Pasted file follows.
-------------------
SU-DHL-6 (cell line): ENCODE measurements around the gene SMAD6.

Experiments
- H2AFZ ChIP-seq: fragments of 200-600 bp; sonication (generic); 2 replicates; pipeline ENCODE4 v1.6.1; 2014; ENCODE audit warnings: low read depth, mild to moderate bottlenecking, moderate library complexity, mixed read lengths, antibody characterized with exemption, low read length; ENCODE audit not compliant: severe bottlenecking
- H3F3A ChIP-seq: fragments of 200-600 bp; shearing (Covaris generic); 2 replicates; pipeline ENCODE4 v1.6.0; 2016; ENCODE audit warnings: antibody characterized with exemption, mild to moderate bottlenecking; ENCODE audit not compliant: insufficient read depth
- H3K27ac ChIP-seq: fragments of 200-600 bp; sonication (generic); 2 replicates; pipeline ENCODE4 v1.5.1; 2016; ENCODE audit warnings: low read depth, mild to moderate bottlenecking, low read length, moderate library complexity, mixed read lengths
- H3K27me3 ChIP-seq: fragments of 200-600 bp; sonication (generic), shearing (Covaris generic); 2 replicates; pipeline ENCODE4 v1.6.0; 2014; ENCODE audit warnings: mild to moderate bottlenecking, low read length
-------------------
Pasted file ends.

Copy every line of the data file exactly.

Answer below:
SU-DHL-6 (cell line): ENCODE measurements around the gene SMAD6.

Experiments
- H2AFZ ChIP-seq: fragments of 200-600 bp; sonication (generic); 2 replicates; pipeline ENCODE4 v1.6.1; 2014; ENCODE audit warnings: low read depth, mild to moderate bottlenecking, moderate library complexity, mixed read lengths, antibody characterized with exemption, low read length; ENCODE audit not compliant: severe bottlenecking
- H3F3A ChIP-seq: fragments of 200-600 bp; shearing (Covaris generic); 2 replicates; pipeline ENCODE4 v1.6.0; 2016; ENCODE audit warnings: antibody characterized with exemption, mild to moderate bottlenecking; ENCODE audit not compliant: insufficient read depth
- H3K27ac ChIP-seq: fragments of 200-600 bp; sonication (generic); 2 replicates; pipeline ENCODE4 v1.5.1; 2016; ENCODE audit warnings: low read depth, mild to moderate bottlenecking, low read length, moderate library complexity, mixed read lengths
- H3K27me3 ChIP-seq: fragments of 200-600 bp; sonication (generic), shearing (Covaris generic); 2 replicates; pipeline ENCODE4 v1.6.0; 2014; ENCODE audit warnings: mild to moderate bottlenecking, low read length